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Monday, January 26, 2015

New Record Set for Soft Tissue in Fossils

Posted by jlwile on May 22, 2014

This is an example of a Sabellidites cambriensis fossil. (click for credit)

This is an example of a Sabellidites cambriensis fossil. (click for credit)

Sabellidites cambriensis is an animal that we know only from the fossil record. It is thought to be a worm-like creature that built its own tube in which to live. Its fossils are found in Ediacaran rock, which is supposed to be on the order of 550 million years old. Evolutionists are interested in studying organisms from this rock, because they are thought to be the oldest multicelled animals. The problem is that there are other fossils of tube-forming animals in the same rock, so it is difficult for evolutionists to tease out the supposed relationships that exist between S. cambriensis and similar animals that are alive today.

In order to better understand S. cambriensis, a group of paleontologists examined several fossils using electron microscopes, X-rays, and spectrometers. Their analysis indicates that the structure and layering of the fossils’ tubes are similar to that of an existing group of animals known as beard worms,1 an example of which is shown below:

These are beard worms.  They live on the ocean floor, typically near hydrothermal vents, methane seeps, or the carcasses of whales.  (public domain image)

These are beard worms. They live on the ocean floor, typically near hydrothermal vents, methane seeps, or the carcasses of whales. (public domain image)

As a result, the authors conclude that the S. cambriensis fossils represent ancient forerunners of the beard worms. This presents a bit of a problem for evolutionists, however. As the authors note, using molecular clock estimates, it was thought that beard worms didn’t evolve until about 126 million years ago. Since the fossils the authors studied are supposed to be about 550 million years old, their analysis says that the molecular clock estimate is off by almost a factor of four! However, I personally think these fossils represent an even bigger problem for evolutionists.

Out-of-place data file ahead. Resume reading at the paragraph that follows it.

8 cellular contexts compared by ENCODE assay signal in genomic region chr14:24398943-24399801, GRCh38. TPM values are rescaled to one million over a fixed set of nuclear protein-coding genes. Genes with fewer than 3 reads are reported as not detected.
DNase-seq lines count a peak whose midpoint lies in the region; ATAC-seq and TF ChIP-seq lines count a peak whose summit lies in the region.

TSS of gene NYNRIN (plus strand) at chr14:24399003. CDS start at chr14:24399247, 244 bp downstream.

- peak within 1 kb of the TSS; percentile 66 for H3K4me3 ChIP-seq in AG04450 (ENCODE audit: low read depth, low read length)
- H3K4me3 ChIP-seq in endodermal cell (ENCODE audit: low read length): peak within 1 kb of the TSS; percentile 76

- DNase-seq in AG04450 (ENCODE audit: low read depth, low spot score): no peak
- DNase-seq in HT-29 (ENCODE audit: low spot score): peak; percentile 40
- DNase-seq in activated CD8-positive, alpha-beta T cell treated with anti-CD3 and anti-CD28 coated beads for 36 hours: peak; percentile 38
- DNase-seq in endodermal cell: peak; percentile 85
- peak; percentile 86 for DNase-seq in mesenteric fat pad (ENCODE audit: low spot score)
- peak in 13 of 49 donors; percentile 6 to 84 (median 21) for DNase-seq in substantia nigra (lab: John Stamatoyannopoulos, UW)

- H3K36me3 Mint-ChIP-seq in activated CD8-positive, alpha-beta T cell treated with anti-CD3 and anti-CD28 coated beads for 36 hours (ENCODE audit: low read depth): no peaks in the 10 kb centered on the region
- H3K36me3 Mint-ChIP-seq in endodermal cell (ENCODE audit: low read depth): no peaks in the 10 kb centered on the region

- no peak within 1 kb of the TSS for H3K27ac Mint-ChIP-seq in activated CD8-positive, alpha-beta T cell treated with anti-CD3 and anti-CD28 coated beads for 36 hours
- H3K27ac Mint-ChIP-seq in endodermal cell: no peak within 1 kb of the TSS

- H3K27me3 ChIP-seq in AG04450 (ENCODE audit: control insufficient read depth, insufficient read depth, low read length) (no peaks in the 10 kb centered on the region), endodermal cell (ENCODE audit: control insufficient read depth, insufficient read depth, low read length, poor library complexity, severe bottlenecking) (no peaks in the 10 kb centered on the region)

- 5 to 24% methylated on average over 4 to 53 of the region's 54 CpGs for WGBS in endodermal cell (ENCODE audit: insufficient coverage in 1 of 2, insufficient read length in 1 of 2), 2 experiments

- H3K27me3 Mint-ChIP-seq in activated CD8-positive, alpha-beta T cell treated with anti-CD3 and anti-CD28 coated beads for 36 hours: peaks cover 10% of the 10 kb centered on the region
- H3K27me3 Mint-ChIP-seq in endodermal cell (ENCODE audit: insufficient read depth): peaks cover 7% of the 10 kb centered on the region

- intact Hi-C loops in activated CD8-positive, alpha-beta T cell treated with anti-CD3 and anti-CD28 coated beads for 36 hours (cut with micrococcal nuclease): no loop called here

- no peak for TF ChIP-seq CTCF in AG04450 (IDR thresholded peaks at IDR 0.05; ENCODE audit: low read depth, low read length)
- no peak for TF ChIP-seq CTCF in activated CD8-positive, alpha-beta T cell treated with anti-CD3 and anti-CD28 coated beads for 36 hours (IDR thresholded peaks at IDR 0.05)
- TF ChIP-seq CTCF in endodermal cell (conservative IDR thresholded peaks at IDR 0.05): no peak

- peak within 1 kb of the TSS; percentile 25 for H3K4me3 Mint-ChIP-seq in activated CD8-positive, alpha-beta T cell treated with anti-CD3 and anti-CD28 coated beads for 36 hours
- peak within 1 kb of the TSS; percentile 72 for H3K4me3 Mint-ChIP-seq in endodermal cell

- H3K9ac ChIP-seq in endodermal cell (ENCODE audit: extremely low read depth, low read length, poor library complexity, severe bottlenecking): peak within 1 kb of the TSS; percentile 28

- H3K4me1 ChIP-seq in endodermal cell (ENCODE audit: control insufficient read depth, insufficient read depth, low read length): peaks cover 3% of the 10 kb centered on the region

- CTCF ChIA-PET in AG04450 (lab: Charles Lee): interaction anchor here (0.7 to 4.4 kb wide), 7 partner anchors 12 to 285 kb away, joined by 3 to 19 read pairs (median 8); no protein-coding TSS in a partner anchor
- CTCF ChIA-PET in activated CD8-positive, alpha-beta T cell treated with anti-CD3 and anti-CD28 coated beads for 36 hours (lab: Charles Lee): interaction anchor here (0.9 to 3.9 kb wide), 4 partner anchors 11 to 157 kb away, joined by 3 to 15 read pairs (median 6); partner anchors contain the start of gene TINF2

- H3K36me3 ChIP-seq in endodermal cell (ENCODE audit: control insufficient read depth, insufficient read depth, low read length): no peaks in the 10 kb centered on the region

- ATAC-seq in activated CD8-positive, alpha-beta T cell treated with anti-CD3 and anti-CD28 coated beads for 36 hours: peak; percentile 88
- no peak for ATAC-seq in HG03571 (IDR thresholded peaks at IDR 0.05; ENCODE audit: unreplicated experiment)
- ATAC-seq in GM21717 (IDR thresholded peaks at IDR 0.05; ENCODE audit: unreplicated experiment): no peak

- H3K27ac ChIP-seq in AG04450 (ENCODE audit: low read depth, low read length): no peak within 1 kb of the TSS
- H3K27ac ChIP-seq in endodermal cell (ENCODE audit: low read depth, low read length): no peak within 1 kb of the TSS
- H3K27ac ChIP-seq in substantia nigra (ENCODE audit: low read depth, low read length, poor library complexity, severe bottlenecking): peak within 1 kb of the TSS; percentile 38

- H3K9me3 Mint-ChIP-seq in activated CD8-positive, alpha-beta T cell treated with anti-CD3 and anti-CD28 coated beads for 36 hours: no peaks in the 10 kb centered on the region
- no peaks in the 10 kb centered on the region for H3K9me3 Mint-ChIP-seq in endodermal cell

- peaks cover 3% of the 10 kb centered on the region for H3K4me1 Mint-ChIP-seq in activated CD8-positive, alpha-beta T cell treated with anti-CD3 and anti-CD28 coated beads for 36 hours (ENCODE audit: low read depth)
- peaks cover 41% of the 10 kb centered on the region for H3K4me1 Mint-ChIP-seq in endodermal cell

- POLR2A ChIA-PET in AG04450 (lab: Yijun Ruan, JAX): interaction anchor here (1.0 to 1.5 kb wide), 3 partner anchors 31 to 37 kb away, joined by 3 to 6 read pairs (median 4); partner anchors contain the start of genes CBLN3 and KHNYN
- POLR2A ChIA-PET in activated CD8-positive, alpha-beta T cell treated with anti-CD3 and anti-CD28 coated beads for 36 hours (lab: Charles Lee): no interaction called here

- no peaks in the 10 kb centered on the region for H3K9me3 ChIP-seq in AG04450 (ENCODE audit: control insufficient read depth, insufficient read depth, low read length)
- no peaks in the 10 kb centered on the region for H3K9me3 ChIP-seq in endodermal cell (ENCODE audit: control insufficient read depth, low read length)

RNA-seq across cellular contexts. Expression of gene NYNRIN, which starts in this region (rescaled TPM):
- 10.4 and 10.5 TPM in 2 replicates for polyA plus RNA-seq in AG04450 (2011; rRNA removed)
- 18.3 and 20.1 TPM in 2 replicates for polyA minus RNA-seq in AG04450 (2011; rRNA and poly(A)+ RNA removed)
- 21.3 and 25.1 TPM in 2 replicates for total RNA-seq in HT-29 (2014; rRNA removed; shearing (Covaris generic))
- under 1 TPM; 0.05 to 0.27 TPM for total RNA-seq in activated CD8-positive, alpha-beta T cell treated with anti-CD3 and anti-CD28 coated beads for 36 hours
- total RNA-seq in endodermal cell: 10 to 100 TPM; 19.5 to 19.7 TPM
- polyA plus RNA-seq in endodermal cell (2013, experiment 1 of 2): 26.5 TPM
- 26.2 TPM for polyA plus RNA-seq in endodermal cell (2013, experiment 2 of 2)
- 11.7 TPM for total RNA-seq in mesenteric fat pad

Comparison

In the paper, the authors note that portions of the fossil are not mineralized. In other words, they are still soft. As the authors report:

The Sabellidites organic body is preserved without permineralization. Minerals have not replicated any part of the soft tissue and the carbonaceous material of the wall is primary, preserving the original layering of the wall, its texture, and fabrics. Moreover, the fabrics, observed in STEM/SEM/TEM (see below), are fibers composed of resilient organic matter embedded in a less resilient organic matrix (Fig. 2.2) that may be dissolved thereby exposing fibers on fractured surfaces (Fig. 2.3-2.6). [NOTE: "STEM/SEM/TEM" refers to different electron microscope techniques.]

In the figures to which the quote refers, you can see fibers that are less than 0.5 millionths of a meter wide! So these delicate fibers have supposedly stayed soft for 550 million years! As far as I know, this sets the record for how long you have to believe soft tissue can survive if you want to hold to the standard geological timeline. It’s staggering enough to think that soft tissue can survive for 50-80 million years, as other fossils have demonstrated (see here, here, here, and here, for example). Now that’s not enough. To believe the standard geological timescale, you now have to believe that delicate strands of it can survive nearly ten times longer!

That’s not the end of the story, however. The authors were able to identify chitin in one of the fossils. This molecule is made by many living organisms today, and it has been found in other fossils as well. More than three years ago, I discussed the fact that it had been found in a scorpion fossil that is supposed to be 417 million years old. Well, the fact that it has been found in one of the S. cambriensis sets yet another record. As the authors state: